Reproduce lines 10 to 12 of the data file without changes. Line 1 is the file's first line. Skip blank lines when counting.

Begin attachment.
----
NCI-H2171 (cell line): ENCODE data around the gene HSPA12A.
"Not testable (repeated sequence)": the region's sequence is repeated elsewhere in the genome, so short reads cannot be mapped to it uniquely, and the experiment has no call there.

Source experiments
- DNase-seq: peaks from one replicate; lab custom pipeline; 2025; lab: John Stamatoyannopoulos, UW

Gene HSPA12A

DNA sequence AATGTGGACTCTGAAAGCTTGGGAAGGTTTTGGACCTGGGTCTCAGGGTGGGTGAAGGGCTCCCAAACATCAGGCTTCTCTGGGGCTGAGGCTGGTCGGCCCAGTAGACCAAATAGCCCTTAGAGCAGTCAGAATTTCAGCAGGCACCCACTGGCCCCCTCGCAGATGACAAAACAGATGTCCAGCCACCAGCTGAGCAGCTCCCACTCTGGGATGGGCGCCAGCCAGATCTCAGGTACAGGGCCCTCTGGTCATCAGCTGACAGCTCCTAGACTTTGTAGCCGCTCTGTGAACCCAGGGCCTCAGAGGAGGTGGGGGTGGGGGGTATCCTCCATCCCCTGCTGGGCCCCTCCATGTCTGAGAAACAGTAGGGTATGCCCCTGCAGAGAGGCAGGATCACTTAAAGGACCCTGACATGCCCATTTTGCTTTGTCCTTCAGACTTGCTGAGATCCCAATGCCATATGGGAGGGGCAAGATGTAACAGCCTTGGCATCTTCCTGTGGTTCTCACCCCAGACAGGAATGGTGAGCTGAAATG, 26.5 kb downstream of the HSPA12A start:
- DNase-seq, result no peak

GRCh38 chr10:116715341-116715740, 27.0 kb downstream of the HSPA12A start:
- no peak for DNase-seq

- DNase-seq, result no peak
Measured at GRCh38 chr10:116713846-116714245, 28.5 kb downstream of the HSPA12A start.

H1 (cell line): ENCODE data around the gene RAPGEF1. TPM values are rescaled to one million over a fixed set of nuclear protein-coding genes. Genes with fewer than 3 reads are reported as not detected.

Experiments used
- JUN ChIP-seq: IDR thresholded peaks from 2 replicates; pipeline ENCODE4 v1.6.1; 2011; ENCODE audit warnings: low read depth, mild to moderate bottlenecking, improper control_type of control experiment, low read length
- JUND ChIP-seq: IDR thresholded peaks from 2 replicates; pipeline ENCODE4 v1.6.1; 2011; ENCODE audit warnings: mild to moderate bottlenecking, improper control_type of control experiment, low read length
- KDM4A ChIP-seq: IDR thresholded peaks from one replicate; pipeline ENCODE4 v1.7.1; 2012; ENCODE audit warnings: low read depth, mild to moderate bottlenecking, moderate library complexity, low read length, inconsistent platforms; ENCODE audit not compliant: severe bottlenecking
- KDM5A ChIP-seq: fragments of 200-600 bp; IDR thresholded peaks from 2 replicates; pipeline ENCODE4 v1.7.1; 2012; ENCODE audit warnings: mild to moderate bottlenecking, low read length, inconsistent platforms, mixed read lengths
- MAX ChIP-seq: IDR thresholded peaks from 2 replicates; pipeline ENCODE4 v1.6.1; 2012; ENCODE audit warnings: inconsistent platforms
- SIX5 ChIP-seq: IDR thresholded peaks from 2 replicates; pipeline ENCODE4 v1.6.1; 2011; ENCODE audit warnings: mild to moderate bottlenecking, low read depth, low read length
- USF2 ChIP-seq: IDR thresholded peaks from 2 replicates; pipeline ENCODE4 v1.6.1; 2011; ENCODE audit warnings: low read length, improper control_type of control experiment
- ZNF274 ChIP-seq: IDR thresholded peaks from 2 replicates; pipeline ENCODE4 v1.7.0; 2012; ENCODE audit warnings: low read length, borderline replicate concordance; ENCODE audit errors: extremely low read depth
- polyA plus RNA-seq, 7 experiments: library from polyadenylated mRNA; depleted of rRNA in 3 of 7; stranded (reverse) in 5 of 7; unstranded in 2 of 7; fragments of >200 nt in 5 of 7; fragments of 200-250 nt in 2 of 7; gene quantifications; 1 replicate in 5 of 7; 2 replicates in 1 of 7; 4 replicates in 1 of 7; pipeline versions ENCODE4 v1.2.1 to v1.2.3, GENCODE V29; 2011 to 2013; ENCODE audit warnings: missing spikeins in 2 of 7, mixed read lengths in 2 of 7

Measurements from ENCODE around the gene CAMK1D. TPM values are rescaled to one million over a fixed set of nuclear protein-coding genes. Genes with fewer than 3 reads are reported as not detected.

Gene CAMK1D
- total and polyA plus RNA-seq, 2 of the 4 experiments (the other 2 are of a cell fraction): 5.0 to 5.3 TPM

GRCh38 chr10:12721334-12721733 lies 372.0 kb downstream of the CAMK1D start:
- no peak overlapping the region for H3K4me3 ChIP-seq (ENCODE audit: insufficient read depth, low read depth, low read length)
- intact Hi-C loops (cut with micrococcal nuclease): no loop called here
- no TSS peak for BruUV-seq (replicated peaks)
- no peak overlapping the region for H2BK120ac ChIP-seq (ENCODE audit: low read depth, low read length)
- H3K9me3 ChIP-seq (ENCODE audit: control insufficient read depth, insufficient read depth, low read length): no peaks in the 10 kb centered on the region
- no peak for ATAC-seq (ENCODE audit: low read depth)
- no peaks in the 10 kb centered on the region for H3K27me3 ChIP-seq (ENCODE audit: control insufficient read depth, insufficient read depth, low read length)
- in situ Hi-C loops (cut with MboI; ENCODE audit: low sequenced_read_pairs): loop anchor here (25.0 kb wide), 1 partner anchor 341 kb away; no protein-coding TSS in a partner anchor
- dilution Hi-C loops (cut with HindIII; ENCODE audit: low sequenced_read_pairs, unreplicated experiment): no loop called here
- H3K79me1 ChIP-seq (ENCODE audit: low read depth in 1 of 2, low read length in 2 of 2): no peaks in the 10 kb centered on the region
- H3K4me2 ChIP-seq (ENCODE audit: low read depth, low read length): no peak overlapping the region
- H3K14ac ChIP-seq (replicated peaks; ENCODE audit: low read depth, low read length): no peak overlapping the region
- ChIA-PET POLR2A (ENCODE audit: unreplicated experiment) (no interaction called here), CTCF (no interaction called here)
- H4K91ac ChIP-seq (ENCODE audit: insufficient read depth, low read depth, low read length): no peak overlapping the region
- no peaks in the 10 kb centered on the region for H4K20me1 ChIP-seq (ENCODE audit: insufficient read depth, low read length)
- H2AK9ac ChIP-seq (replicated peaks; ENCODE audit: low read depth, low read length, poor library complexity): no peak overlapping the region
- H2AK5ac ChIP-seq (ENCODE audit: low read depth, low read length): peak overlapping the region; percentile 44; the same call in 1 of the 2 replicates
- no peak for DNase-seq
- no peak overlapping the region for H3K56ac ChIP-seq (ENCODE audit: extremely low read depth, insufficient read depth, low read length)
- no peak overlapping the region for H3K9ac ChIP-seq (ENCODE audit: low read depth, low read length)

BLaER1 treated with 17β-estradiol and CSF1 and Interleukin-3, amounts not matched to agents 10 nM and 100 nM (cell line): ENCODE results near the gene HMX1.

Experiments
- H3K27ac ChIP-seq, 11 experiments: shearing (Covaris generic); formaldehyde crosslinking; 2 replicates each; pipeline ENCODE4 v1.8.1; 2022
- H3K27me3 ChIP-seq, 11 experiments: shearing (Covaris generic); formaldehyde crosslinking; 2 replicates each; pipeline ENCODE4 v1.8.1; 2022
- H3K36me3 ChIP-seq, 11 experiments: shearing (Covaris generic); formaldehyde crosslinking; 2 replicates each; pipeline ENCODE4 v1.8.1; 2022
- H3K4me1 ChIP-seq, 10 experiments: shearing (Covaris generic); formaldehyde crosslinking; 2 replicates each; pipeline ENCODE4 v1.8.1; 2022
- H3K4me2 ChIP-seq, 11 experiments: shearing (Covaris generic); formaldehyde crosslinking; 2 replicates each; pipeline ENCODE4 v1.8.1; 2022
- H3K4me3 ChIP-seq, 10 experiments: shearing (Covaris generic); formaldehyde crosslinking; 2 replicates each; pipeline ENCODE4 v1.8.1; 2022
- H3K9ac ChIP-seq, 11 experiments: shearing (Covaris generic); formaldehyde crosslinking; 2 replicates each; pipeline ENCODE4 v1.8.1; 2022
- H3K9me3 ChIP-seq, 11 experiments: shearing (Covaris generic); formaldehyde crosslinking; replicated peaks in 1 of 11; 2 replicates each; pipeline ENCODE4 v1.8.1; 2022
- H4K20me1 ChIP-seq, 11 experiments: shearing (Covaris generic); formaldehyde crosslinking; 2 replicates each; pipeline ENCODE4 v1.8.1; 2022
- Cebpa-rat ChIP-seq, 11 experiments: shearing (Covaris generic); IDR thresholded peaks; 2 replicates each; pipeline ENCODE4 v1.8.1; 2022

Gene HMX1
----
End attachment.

- DNase-seq, result no peak
Measured at GRCh38 chr10:116713846-116714245, 28.5 kb downstream of the HSPA12A start.

H1 (cell line): ENCODE data around the gene RAPGEF1. TPM values are rescaled to one million over a fixed set of nuclear protein-coding genes. Genes with fewer than 3 reads are reported as not detected.